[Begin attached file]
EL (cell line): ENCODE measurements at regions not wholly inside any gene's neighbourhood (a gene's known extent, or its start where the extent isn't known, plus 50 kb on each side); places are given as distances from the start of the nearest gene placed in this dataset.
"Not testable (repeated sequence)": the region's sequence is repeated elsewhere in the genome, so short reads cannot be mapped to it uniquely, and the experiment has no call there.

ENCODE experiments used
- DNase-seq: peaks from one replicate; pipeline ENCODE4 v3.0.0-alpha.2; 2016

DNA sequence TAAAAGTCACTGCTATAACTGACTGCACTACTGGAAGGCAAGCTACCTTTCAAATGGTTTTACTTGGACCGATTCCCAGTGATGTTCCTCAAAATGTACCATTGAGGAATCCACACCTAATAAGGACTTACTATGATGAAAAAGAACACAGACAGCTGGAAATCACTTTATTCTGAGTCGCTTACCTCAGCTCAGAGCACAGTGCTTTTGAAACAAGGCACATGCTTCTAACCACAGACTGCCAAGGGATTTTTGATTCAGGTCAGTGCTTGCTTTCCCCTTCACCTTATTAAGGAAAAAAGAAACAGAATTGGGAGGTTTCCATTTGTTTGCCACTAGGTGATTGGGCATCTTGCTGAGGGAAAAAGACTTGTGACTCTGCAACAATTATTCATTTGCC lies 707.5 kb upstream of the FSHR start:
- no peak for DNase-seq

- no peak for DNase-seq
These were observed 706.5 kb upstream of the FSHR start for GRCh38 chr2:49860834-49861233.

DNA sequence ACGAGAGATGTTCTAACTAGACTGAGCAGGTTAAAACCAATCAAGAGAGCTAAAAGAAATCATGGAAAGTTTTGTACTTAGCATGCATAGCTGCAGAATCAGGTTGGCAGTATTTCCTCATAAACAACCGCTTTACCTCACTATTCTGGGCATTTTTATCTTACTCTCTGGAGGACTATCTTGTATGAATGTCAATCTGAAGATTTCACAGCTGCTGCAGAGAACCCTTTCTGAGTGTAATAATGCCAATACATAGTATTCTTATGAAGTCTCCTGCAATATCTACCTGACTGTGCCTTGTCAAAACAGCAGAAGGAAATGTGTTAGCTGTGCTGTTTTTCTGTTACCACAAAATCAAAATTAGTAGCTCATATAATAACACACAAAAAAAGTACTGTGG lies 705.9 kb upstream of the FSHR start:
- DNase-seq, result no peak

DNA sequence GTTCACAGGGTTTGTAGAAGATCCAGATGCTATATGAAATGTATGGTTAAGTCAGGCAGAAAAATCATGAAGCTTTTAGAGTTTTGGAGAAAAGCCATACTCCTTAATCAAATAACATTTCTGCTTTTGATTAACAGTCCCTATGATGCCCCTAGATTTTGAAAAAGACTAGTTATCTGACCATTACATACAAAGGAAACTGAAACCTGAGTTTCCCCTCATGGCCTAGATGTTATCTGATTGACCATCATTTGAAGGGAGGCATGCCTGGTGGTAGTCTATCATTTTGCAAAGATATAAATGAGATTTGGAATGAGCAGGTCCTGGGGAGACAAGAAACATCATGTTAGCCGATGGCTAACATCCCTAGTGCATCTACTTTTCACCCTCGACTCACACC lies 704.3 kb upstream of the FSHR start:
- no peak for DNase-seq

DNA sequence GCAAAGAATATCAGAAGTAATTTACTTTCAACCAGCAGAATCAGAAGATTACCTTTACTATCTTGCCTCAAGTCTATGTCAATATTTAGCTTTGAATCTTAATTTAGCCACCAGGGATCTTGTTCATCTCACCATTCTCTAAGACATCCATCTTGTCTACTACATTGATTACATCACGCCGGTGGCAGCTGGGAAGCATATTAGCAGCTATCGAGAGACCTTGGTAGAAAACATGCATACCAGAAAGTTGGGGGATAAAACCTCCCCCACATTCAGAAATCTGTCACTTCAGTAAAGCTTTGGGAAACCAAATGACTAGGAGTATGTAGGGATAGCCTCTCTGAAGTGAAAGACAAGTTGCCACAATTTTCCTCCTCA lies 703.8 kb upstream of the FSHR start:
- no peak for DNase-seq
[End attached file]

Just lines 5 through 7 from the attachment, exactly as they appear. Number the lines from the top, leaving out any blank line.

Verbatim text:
DNA sequence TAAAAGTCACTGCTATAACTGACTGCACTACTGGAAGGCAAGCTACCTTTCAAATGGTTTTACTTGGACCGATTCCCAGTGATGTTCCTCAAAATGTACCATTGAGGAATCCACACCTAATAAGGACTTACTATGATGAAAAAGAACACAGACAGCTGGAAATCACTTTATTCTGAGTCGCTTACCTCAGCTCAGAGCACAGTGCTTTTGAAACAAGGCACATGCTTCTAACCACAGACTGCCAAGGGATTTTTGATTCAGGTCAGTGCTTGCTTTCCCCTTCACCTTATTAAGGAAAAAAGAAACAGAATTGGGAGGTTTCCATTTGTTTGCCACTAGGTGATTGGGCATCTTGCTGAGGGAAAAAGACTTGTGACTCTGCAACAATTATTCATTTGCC lies 707.5 kb upstream of the FSHR start:
- no peak for DNase-seq

- no peak for DNase-seq